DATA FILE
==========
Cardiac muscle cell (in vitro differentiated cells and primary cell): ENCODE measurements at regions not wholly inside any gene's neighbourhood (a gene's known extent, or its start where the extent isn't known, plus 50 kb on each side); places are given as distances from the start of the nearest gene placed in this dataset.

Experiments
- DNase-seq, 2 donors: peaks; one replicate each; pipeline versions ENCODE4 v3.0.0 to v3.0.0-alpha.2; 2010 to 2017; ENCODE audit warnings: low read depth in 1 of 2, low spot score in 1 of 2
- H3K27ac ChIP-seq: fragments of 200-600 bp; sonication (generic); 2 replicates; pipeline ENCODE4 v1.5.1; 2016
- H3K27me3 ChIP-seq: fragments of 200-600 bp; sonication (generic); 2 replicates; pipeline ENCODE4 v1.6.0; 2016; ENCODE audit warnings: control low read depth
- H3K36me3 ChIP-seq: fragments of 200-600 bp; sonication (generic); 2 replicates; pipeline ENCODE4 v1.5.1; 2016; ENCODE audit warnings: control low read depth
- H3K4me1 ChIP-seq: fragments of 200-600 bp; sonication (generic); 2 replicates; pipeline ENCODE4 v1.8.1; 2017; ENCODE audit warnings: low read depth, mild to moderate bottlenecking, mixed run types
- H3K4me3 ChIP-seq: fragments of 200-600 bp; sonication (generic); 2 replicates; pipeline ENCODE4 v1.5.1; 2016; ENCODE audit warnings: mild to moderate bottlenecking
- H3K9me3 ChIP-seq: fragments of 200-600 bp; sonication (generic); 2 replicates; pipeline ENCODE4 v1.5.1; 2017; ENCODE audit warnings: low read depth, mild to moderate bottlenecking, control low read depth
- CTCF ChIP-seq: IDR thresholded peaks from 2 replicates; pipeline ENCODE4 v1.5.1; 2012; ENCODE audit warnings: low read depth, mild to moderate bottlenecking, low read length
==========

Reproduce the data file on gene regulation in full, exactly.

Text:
Cardiac muscle cell (in vitro differentiated cells and primary cell): ENCODE measurements at regions not wholly inside any gene's neighbourhood (a gene's known extent, or its start where the extent isn't known, plus 50 kb on each side); places are given as distances from the start of the nearest gene placed in this dataset.

Experiments
- DNase-seq, 2 donors: peaks; one replicate each; pipeline versions ENCODE4 v3.0.0 to v3.0.0-alpha.2; 2010 to 2017; ENCODE audit warnings: low read depth in 1 of 2, low spot score in 1 of 2
- H3K27ac ChIP-seq: fragments of 200-600 bp; sonication (generic); 2 replicates; pipeline ENCODE4 v1.5.1; 2016
- H3K27me3 ChIP-seq: fragments of 200-600 bp; sonication (generic); 2 replicates; pipeline ENCODE4 v1.6.0; 2016; ENCODE audit warnings: control low read depth
- H3K36me3 ChIP-seq: fragments of 200-600 bp; sonication (generic); 2 replicates; pipeline ENCODE4 v1.5.1; 2016; ENCODE audit warnings: control low read depth
- H3K4me1 ChIP-seq: fragments of 200-600 bp; sonication (generic); 2 replicates; pipeline ENCODE4 v1.8.1; 2017; ENCODE audit warnings: low read depth, mild to moderate bottlenecking, mixed run types
- H3K4me3 ChIP-seq: fragments of 200-600 bp; sonication (generic); 2 replicates; pipeline ENCODE4 v1.5.1; 2016; ENCODE audit warnings: mild to moderate bottlenecking
- H3K9me3 ChIP-seq: fragments of 200-600 bp; sonication (generic); 2 replicates; pipeline ENCODE4 v1.5.1; 2017; ENCODE audit warnings: low read depth, mild to moderate bottlenecking, control low read depth
- CTCF ChIP-seq: IDR thresholded peaks from 2 replicates; pipeline ENCODE4 v1.5.1; 2012; ENCODE audit warnings: low read depth, mild to moderate bottlenecking, low read length